(lm) The President of the Election Commission (EC), Ahmed Shareef, has resigned from his position after being offered to fill government post. [avas]

Shareef was appointed by former President Abdullah Yameen as the chief of the EC just days before the 2018 presidential elections. As the EC chairman, he oversaw three major elections: he 2018 presidential elections, the 2019 parliamentary elections, and the 2021 Local Council and Women’s development Awards which were originally scheduled to take place in April of last year but had to be postponed due to the COVID-19 pandemic [see AiR No. 16, April/2021, 3].

22 June 2021

Maldives: Authorities conduct counterterrorism operation in prisons

(lm) Authorities have conducted counterterrorism operations in two prisons, in relation to the assassination attempt on Maldives’ Speaker of Parliament and former President Mohamed Nasheed on May 6. [raajje]

Nasheed was seriously injured when improvised explosive device (IED) detonated outside his home in the capital, Male [see AiR No. 19, May/2021, 2]. The operations were the latest in a series of raids conducted after police earlier this month in a press conference said they had received tips from over 150 individuals in relation to the attack.

Maldivian security agencies have been tight-lipped about the investigations, only indicated that jihadists elements remain the primary suspect for the attempt on Nasheed’s life, although no group has claimed responsibility for the attack.

Four suspected had been arrested during initial security operations were taken into custody, with authorities informing that they all carried “extremist ideologies”. They have since denied involvement in the attack on Nasheed [see AiR No. 21, May/2021, 4]. Another 10 individuals were arrested in the counter-terrorism operations launched after the bombing.

Meanwhile, the Parliament Committee on National Security Services is probing on how Nasheed’s security was breached, after local media reports had alleged that he was warned by security forces over their inability to provide him security at his current residential address [see AiR No. 23, June/2021, 2].

8 June 2021

Maldives: Journalists raise concern as Parliament orders inquiry into investigative report

(lm) Media outlets, alongside the Maldives Journalist Association, have raised concerns over a recent inquiry ordered by a parliamentary committee into an investigative report on the security details of former President and current Parliament Speaker Mohamed Nasheed.

Nasheed was seriously injured in an assassination attempt earlier last month [see AiR No. 19, May/2021, 2]. A story published by a local media outlet alleged that he was warned by security forces over their inability to provide him security at his current residential address, citing sources within the country’s security establishment.

Nasheed’s Maldivian Democratic Party (MDP), however, rejected the report, calling it “propaganda” to defame him. On May 29, then, Parliament’s Security Services Committee ordered an inquiry to seek out the sources of the story within the Maldives National Defense Forces.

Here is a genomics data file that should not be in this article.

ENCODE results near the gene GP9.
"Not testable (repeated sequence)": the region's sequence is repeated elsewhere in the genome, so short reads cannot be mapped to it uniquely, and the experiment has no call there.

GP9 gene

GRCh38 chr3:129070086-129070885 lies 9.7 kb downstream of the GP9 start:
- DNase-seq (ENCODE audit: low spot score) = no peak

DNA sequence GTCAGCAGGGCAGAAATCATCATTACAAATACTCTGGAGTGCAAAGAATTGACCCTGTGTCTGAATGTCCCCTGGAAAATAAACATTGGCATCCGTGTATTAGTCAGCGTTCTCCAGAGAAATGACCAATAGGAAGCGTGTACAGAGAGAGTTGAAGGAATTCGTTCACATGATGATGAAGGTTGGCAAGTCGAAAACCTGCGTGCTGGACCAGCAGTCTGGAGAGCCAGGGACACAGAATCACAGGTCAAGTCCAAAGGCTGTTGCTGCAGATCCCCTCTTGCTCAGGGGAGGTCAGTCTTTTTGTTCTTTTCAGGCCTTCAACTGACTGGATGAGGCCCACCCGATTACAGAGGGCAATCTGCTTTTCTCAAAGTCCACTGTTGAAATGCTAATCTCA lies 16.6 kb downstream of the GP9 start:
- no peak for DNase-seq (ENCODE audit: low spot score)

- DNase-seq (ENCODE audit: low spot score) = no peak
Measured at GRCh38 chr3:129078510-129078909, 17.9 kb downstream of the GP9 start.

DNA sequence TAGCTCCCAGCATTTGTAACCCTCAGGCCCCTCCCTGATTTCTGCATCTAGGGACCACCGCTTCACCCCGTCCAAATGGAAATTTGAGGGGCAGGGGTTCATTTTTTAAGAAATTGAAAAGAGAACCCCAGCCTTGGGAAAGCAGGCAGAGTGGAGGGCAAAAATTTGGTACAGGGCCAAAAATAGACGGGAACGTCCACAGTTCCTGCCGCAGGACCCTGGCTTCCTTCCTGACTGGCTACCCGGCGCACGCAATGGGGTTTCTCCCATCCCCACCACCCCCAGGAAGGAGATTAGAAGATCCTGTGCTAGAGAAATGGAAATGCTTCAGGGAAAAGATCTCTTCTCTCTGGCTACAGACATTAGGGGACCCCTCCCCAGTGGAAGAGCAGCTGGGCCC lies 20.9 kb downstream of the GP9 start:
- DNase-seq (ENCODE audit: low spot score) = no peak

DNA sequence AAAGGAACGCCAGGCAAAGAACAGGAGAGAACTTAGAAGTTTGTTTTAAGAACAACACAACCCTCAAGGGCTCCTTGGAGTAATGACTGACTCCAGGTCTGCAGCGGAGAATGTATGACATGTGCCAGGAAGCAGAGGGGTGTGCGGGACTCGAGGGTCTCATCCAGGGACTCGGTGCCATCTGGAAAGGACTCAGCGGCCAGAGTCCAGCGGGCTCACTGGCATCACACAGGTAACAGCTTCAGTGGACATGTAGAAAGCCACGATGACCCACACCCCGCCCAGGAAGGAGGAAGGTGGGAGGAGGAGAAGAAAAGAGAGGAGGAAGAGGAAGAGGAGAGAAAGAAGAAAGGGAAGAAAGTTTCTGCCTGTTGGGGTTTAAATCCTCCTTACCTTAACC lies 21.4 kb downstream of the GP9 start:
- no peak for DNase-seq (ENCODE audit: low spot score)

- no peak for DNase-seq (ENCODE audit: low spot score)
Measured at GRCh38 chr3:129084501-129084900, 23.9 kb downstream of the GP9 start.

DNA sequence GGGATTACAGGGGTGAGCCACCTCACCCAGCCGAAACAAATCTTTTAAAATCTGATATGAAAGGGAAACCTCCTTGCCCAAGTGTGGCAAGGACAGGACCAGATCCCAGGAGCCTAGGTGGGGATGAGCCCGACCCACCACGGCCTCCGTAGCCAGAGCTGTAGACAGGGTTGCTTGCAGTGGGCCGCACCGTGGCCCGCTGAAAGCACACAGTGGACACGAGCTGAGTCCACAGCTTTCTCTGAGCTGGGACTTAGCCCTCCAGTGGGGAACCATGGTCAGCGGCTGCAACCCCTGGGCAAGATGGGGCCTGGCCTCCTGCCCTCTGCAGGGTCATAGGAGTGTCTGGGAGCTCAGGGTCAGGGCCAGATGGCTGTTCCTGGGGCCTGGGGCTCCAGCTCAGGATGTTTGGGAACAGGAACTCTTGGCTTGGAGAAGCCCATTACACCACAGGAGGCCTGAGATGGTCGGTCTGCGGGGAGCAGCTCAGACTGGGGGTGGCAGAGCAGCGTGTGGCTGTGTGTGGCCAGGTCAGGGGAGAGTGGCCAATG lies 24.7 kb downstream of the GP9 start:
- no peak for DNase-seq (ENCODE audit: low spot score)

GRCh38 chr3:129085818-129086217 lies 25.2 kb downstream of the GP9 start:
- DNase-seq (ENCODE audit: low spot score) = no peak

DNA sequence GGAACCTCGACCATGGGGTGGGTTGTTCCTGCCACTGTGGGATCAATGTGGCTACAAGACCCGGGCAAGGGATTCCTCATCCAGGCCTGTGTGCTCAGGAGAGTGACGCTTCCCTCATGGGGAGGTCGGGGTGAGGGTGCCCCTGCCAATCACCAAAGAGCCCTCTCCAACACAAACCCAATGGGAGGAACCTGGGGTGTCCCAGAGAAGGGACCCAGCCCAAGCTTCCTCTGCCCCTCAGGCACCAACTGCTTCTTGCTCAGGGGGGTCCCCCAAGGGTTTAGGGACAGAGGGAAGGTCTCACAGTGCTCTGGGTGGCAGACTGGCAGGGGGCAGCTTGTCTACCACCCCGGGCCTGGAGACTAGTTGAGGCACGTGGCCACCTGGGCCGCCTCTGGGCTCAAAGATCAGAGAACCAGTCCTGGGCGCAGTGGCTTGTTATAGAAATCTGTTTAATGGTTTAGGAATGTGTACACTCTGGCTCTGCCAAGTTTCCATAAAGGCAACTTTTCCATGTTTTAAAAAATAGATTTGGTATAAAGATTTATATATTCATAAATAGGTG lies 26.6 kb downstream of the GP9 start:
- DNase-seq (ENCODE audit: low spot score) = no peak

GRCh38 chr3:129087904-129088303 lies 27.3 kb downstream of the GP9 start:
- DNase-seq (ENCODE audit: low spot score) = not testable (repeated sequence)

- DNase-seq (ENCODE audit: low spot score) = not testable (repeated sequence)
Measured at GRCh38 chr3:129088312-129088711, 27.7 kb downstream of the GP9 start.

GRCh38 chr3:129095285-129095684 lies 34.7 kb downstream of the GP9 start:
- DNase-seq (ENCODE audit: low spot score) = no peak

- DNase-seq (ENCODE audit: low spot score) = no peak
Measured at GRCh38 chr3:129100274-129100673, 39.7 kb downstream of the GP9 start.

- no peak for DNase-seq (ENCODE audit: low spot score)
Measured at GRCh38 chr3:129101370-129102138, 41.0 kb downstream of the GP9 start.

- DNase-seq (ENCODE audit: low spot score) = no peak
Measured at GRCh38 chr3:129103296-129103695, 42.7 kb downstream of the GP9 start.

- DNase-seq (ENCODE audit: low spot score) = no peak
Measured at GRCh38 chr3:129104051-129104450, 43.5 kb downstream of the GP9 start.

The Maldives Journalist Association called the move concerning, saying the inquiry should not be extended to also include the journalists or the media outlet that published the report.

 

25 May 2021

Maldives: President appoints special envoy to monitor investigation into attack on former president

(lm) President Ibrahim Solih has appointed Abbas Faiz as the government’s special envoy to oversee the investigation of suspects linked to the assassination attempt on Parliament Speaker and former President Mohamed Nasheed [see AiR No. 19, May/2021, 2]. [Xinhua]

An expert in Human Rights, Faiz formerly served as Amnesty International’s Senior Researcher on South Asia. He currently teaches Human Rights at the School of Law at the University of Essex.

Meanwhile, police on May 20 arrested a known Islamist extremist in connection with the attack, the fourth person to be arrested [see AiR No. 20, May/2021, 3]. [The Straits Times]

18 May 2021

Maldives: Government to order intelligence audit of security forces

(lm) Following an assassination attempt on former President and current Parliament Speaker Mohamed Nasheed, President Ibrahim Mohamed Solih has announced that his administration will proceed with an intelligence audit for national security forces.

Mohamed Nasheed was seriously injured when a device attached to a motorcycle was detonated as he got into a car late on May 6 [see AiR No. 19, May/2021, 2]. President Solih claimed that the audit would reveal flaws in the intelligence framework and would clarify why there had been no explicit reports of a threat to Nasheed’s life despite the imminent attack. [raajje]

So far three people have been arrested in connection with the attack – including a key suspect, who is believed to have links with Islamist extremists – but all three have denied charges of terrorism at court.

18 May 2021

Maldives: More than 110 state officials benefited in corruption scandal, according to report